Australian and international researchers say they have designed a tiny crystal able to run a quantum computer so powerful it would take a computer the size of the known universe to match it. http://www.abc.net.au/news/20120426/supercomputer/3972832 "We've surpassed the computational potential of this system relative to classical computers by something like 10 to the [power of] 80, which is 80 orders of magnitude, a really enormous number," the University of Sydney's Dr Michael Biercuk told AM. My oath that is a big number; 100,000,000,000,000,000,000,000,000,000,000,000,000,000,000,000,000,000,000,000,000,000,000,000,000,000,000.00 I wonder if it could run BF3. 
Wow, imagine the Bitcoins you could farm with that!

I wonder if it could run BF3. I doubt it could render a single frame of pong. Quantum computing power is almost always exaggerated. Will look into it. 
I don't think that these things are designed for those types of tasks, so probably not, rather it's just about calculating physics using the real thing rather than a poor horriblycomplex mechanical simulation of reality.
Could also be wrong, I know very little. 
The quantum computer will move to a stage where it is so far out in front and performing such complex tasks it will be difficult to check if it is working accurately. "They're not easily checked by a classical computer which opens a whole variety of problems," Dr Biercuk said. Maybe build a second one and use that to check it? 
If this little tiny crystal can do all that, what's to say there isn't a mainframe of crystals all working together to render reality.
Will computers ever be powerful enough to simulate reality? Kinda like the matrix? 
Don't understand how they can use a crytsal to compute anything. Someone explain?

I think that's just the interconnected structure of the few atoms which make up the computer.

If this "Quantum" computer is proven then I think current Encryption tech will be pretty much gone, because in theory they'd be able to crack the key in real time using this new Quantum computing...

In quantum computing, a qubit or quantum bit is a unit of quantum information—the quantum analogue of the classical bit—with additional dimensions associated to the quantum properties of a physical atom. The physical construction of a quantum computer is itself an arrangement of entangled atoms, and the qubit represents[clarification needed] both the state memory and the state of entanglement in a system. A quantum computation is performed by initializing a system of qubits with a quantum algorithm —"initialization" here referring to some advanced physical process that puts the system into an entangled state. Crazy stuff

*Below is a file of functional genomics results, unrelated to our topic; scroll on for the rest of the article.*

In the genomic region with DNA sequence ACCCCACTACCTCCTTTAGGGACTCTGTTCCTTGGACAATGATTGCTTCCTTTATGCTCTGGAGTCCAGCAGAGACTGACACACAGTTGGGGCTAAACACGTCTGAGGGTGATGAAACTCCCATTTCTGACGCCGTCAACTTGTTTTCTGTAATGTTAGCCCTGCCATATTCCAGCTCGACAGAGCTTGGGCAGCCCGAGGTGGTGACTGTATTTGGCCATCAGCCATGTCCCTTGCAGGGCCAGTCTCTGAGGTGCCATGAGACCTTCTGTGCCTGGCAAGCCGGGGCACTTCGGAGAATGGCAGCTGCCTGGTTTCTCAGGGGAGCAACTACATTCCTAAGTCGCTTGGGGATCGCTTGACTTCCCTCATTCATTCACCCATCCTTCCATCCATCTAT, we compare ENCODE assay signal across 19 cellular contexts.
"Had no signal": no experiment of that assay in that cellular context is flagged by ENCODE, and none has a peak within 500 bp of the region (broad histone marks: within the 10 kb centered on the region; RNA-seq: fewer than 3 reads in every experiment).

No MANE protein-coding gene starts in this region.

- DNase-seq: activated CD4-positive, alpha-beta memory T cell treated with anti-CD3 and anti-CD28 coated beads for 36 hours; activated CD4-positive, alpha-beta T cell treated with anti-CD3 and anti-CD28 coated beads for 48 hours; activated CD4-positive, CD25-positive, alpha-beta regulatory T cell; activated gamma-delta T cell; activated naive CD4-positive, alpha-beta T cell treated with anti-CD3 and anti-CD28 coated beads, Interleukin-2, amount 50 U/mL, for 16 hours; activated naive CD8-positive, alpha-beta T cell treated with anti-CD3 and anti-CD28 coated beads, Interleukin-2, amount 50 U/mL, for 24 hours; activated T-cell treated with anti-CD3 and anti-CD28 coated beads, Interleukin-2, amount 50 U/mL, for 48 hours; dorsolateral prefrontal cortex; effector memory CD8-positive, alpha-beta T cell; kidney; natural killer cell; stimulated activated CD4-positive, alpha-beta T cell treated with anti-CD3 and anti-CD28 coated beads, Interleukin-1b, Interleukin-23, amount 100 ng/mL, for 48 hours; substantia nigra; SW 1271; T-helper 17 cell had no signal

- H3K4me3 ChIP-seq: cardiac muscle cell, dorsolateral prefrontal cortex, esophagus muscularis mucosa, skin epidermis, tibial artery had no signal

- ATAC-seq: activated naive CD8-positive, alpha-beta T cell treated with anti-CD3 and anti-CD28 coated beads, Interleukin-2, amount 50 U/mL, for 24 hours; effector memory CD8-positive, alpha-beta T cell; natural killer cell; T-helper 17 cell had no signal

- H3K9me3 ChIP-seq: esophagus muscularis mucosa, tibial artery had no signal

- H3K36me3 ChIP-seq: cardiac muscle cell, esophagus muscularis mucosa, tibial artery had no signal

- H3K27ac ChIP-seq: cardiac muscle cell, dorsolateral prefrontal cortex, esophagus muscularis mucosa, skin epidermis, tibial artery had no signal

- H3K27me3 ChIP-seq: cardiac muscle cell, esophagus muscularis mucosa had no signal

Wow, imagine the Banks you could farm with that!FTFY 
Don't understand how they can use a crytsal to compute anything. Someone explain? I could tell you but you wouldn't be able to verify my answer without a quantum computer. My understanding is that it's a crystal which can have multiple configuration states. Inserting some energy (maybe via laser) will cause the crystal to have a different state, and then possibly be stable in that state. So instead of a light bulb which has two states with energy (on and off) you have a crystal with many states, which means you perform calculations in a fundamentally different way. That's my layman's understanding. 
How do they change the state of a single atom? Surely all 300 atoms would have to be precisely controlled?
edit: Addled fail, showing up when I'm logged in. Also, that video doesn't explain s***. Will have to wait until it is published in a journal, then I can use my sweet, sweet UQ Library to get at it. last edited by Tollaz0r! at 14:10:56 26/Apr/12 
It's in Nature, but I just meant that he touches on "what do we mean by crystal" in the video (i.e. it's an artificial construct).

http://www.nature.com/nature/journal/v484/n7395/full/nature10981.html
Is that the article? Way to spin it media. lol see what I did there. 
I see it.
Yeah that's the article. Gave up reading the summary though, I've never followed the explanations of quantum computing between: "QBits are strange, with states of either 0, 1, or somewhere between" (3 states? Infinite states? Or something else?) to "Quantum Computers are thus incredibly powerful" The closest that I think I've come to understanding the problem was when somewhere or other described it as an interconnected system of allpossibilities which collapses into the probable answer due to humanbrainincompatible nonmechanical properties of reality. Basically I don't understand it.